Police calls don’t always spell trouble
While the Board of License Commissioners expressed concerns regarding the number of police calls during the 2018 summer season, the proprietors of the island’s businesses say the numbers do not always indicate a crime is being committed.
The topic came up at the Town Council’s meeting on Nov. 1 when council members acted as liquor commissioners, and unanimously approved the renewal of 32 beverage licenses of varying classes, as well as 23 outdoor entertainment licenses.
The commissioners also approved the liquor license, with stipulations, for Club Soda, which was fined $1,000 last year due to two separate alcohol related traffic incidents. Club Soda co-owner Maxon Balmforth said the restaurant would be closed for six months, from Dec. 1, 2018 to May 1, 2019.
Throughout the meeting First Warden Ken Lacoste referenced the police log, which noted 159 total calls related to 29 of the island’s establishments that were open for the 2018 summer season.
Some had no calls: Bethany’s Airport Diner, Dead Eye Dick’s, Eli’s, and The Narragansett Inn.
There were also 48 medical assistance calls.
“All of the information we have is how many police calls,” said Councilor Martha Ball. “And we don’t have what it’s for; what it’s about; if it’s you being proactive. And I’m trying to underscore the point here; that we need better information. It’s not fair to anyone who has high numbers unless we know what they’re for.”
Frank DiBiase III, of The Spring House Hotel and The Barn, said the commissioners should not be discouraging businesses from working with the police, and that police calls can be made for a variety of reasons.
“You shouldn’t discourage businesses from using the police” for enforcement, and the Rescue Squad for medical assistance. He said people sometimes call the police for their own personal reasons.
Steve Filippi, of Ballard’s Inn, said, “A lot of times other people call the police; it’s not us. And a lot of times the police show up and there’s never a problem.”
Rich Trethaway, who works at Captain Nick’s, said, “You’ll find it’s often an on-the-street problem; it’s not from inside” the building. He said Capt. Nick’s is proactive at the door to prevent potential issues.
Second Warden André Boudreau said he was “a little uncomfortable” discussing the town’s police log in the absence of Chief Vin Carlone.
“This is all speculation,” as to why the police were called, he said.
Ball said she thought it was “important” for the commissioners to discuss the report, “so we know what to ask for next year” to address any issues related to police enforcement and the island’s businesses.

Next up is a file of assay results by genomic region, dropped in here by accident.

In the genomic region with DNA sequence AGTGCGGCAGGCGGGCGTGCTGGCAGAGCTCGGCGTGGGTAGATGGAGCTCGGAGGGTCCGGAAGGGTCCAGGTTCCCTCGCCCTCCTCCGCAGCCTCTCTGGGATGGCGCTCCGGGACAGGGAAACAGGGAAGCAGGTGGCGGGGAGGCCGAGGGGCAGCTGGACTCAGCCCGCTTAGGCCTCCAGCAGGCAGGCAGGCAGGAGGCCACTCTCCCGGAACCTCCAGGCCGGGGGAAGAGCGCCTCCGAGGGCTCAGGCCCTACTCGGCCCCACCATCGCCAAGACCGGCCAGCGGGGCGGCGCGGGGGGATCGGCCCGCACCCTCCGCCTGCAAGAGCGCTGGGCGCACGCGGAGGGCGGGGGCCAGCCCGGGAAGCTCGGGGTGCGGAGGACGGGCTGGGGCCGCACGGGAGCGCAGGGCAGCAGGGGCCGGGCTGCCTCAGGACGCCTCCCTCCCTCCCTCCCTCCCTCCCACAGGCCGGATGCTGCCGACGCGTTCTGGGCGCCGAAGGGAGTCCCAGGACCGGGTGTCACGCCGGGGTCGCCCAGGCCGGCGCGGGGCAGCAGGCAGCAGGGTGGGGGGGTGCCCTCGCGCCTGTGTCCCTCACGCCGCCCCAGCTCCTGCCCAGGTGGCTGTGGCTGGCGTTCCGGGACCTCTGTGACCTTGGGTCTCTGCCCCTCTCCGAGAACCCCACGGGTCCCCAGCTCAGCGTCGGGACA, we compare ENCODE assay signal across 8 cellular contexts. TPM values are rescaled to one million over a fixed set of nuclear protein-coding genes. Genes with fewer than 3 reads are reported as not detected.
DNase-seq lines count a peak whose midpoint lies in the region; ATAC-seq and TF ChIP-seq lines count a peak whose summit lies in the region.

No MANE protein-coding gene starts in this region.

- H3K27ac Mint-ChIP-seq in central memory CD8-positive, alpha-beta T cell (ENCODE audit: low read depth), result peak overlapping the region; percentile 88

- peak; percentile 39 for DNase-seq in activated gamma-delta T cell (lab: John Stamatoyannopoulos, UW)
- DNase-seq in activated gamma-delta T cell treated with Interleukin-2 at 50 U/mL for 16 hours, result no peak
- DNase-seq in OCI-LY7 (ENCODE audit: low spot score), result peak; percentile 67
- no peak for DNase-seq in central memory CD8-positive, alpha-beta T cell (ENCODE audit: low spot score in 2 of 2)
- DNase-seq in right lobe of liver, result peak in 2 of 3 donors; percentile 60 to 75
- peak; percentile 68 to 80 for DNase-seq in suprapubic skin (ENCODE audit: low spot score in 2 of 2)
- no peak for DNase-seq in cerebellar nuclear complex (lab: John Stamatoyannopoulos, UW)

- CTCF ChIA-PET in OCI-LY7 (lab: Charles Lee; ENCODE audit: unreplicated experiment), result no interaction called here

“I want to echo what Frank said,” said Town Manager Ed Roberge, who noted that the calls were for a variety of reasons.
“It was a very positive year. If the chief were here he would say that. Everybody worked hard, and managed their facilities quite well. We encourage that kind of interaction. If you need help we’re always going to be there. Collectively we’re in this together,” Roberge said.
DiBiase said the island’s business issues “do not compare to the violations of liquor licenses on the mainland, in cities like Providence, that include stabbings, and shootings, and fighting, and things like that.”
“Kind of puts it in perspective, doesn’t it?” said Lacoste.
“I think that the island, on the whole, is pretty well managed,” said DiBiase, “and the police offer good support for our businesses. And it’s important to have that relationship.”
The commissioners also unanimously approved the liquor license renewal for Club Soda with five stipulations. Lacoste made the motion, which was seconded by Boudreau. “It will remain closed from Dec. 1, 2018 to May 1, 2019, and Oct. 15, 2019 to Nov. 30, 2019,” said Lacoste.
“Last year we set certain stipulations on this license,” said Lacoste, noting that the stipulations are that management shall not consume alcoholic beverages, shall be cooperative, shall not engage in physical altercations, shall notify the New Shoreham Police of any illegal drug activity on the premises of Club Soda, and not allow congregating on the front porch.
“I spoke with the Chief,” said Roberge, who noted that Club Soda was fined in May of 2018 after two alcohol-related traffic accidents that occurred during the winter. “And we continue to work with” the applicant. “We recommend, and the Chief recommends, maintaining the stipulations of the license for another year.”
“I just want to clarify,” said Boudreau. “You said you’re working with the applicant to make things better. So, these are not indefinite stipulations?”
Roberge said the stipulations are being continued for another season.
“The Chief would report that it’s been very positive. And we recommend that we maintain those conditions.”
Balmforth said, “Things have definitely been great up there. We have been working closely with the police and haven’t had any issues this year. A lot of things the Chief recommended we acted upon, and it’s made a big difference.”